The Opportunists

In “The Opportunists,” Christopher Walken plays the closest thing he’s ever come to a regular guy: a former safe-cracker named Vic Kelly who’s trying to go straight and live a normal life.

Trouble arises when a fellow claiming to be a long-lost Irish cousin named Michael (Peter McDonald) shows up and asks to stay for a few days. Soon Vic finds himself and Michael being invited to take part in a major heist — a fairly easy one, too, it seems, since the safe is guarded by two security guards who are in on the plot.

Vic agrees to do the heist, but only because his auto-repair business is failing, and his checks keep bouncing. He wants to provide for his grown daughter Miriam (Vera Farmiga), whose formative years he missed while he was in prison, and his girlfriend Sally (Cyndi Lauper).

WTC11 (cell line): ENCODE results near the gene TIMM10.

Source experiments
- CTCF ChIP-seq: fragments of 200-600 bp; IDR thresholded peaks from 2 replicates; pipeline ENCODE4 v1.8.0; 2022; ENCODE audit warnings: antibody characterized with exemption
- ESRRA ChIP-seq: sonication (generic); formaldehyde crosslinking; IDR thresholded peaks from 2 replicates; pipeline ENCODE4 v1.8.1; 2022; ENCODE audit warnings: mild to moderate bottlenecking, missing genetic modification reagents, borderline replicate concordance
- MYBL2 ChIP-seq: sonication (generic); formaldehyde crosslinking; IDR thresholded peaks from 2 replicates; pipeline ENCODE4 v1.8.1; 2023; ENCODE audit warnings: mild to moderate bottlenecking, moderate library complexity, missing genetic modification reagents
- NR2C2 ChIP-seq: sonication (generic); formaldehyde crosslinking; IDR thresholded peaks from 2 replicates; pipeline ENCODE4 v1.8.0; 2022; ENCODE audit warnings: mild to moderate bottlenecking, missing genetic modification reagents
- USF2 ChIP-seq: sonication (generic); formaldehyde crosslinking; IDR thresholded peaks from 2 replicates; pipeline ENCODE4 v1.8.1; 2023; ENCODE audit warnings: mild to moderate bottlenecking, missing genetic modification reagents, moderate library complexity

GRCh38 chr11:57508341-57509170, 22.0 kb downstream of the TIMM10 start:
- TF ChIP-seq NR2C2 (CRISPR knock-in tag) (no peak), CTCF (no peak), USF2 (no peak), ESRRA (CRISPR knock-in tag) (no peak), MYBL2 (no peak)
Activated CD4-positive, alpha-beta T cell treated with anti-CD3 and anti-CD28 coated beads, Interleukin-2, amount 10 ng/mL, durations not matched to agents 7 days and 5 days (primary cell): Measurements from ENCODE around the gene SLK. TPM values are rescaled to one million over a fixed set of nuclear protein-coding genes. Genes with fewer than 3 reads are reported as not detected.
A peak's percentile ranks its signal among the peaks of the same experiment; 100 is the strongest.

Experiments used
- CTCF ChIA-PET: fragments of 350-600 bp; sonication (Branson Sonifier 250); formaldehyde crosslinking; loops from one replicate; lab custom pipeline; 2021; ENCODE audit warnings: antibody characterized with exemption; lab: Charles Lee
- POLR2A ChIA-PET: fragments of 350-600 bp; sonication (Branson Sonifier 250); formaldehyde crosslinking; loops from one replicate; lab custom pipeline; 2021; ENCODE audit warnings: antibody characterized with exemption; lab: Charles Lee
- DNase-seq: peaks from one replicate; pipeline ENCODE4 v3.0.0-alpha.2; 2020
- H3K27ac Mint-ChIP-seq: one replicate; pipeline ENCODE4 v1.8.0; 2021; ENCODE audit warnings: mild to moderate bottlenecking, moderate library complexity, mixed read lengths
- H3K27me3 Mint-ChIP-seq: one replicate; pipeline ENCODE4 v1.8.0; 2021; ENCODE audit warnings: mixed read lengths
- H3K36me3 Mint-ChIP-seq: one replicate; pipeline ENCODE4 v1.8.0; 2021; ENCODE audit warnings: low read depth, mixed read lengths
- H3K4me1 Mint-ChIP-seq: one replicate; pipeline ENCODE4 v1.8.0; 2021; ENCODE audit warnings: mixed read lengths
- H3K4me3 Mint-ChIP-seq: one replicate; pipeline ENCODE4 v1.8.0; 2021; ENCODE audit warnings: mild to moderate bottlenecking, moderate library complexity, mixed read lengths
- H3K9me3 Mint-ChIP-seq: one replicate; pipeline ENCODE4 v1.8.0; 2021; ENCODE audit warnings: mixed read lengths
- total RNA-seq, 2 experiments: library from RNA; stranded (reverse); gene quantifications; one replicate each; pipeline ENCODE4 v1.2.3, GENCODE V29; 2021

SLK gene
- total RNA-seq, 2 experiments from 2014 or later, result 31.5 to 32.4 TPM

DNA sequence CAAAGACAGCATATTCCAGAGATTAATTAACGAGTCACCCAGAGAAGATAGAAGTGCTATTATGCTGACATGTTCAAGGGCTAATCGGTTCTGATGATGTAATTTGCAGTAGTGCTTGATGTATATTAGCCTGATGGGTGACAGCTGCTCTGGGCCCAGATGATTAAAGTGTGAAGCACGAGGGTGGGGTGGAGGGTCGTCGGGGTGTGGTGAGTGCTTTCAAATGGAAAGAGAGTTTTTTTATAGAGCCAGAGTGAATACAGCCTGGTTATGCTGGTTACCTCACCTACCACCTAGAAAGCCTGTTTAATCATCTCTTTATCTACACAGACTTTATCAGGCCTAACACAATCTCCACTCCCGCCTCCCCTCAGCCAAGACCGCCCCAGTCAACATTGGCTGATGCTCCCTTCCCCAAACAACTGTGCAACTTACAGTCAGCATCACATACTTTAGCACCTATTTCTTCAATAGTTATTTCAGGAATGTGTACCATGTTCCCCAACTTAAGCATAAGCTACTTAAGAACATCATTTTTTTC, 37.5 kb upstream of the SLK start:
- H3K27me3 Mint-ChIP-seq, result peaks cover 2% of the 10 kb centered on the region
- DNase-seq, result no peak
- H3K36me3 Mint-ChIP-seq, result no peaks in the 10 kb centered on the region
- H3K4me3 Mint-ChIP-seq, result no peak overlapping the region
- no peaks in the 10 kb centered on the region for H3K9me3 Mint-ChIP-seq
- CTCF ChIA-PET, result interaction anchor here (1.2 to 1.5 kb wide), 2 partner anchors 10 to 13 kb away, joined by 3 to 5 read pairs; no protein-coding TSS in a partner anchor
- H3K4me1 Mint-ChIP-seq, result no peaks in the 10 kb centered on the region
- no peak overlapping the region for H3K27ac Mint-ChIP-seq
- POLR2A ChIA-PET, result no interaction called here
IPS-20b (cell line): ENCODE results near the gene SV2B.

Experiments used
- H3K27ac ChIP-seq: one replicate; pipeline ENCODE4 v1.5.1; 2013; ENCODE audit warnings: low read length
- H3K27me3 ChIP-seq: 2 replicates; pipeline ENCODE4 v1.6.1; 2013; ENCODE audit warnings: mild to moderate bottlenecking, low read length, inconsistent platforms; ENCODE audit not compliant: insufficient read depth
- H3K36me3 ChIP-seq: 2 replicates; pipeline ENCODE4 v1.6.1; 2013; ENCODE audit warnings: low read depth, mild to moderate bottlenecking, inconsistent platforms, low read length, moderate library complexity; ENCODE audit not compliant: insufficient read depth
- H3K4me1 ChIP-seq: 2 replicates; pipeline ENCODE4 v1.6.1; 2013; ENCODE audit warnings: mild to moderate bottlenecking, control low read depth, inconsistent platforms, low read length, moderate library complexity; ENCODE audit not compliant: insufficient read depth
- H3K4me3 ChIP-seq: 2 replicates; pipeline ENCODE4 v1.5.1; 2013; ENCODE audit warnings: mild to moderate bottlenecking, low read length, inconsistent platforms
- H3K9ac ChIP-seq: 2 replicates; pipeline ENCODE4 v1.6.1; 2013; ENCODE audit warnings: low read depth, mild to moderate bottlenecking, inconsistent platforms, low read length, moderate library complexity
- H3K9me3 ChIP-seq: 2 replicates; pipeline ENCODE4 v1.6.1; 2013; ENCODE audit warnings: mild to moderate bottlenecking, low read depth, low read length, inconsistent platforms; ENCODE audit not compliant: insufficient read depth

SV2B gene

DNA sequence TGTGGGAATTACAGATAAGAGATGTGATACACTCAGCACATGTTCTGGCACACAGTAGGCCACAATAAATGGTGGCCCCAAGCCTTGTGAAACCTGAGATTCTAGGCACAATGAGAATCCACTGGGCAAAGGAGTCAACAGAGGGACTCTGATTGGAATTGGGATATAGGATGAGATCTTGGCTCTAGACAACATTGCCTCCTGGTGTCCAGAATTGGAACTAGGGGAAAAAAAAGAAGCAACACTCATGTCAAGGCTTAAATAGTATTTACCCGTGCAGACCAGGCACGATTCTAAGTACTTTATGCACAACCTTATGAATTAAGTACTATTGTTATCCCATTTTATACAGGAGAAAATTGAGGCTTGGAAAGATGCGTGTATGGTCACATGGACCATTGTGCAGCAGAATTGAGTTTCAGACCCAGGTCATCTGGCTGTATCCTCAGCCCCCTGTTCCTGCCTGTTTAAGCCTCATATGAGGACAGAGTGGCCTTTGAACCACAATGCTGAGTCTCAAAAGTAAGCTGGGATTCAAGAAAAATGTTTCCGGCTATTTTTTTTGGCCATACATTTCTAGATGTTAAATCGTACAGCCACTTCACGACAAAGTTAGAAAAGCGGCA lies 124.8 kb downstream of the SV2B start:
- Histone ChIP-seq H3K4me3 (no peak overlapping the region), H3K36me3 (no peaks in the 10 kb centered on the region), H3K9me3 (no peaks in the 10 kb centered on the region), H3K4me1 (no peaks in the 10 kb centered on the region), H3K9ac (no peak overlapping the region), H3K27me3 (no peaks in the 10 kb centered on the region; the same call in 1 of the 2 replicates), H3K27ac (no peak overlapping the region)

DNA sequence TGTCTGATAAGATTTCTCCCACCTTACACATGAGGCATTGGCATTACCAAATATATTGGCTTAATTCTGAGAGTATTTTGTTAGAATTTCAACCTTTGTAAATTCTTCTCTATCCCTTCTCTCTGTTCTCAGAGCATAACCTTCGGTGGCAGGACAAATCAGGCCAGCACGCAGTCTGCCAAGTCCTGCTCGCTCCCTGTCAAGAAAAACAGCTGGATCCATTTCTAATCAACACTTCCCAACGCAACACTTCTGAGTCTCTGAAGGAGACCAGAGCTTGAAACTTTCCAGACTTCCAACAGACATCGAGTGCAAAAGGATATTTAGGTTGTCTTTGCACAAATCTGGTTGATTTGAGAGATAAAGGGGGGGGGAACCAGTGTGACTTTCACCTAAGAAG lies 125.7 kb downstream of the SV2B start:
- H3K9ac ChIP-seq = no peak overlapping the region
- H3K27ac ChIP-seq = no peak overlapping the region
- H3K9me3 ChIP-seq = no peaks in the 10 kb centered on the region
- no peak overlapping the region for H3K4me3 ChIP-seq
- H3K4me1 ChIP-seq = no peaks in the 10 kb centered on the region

Things go wrong, of course, mostly in humorous ways. But the film, written and directed by Myles Connell, keeps us guessing as to what it’s supposed to be. There are comic moments, but the film’s structure and characters are not comedic in nature. There is some suspense as to whether the heist will be successful, and whether Vic will find himself wrapped up in a life of crime again, but it’s not a lot of suspense, and it doesn’t last very long before it’s resolved. It’s also not a typical “gangster” movie, as there’s not a bit of violence in the whole thing.

This is a slight, unassuming film, one that just sort of asks you to watch it and be mildly entertained by it, not caring whether you think it’s great, as long as you think it’s OK. And it is OK. Kurt Hoffman’s weirdo jazz score is a nice touch, and the acting is solid — surprisingly so from Cyndi Lauper, who comes off as just about the most believable character in the film as the tough-but-vulnerable Sally.

C+ (; R, considerable profanity.)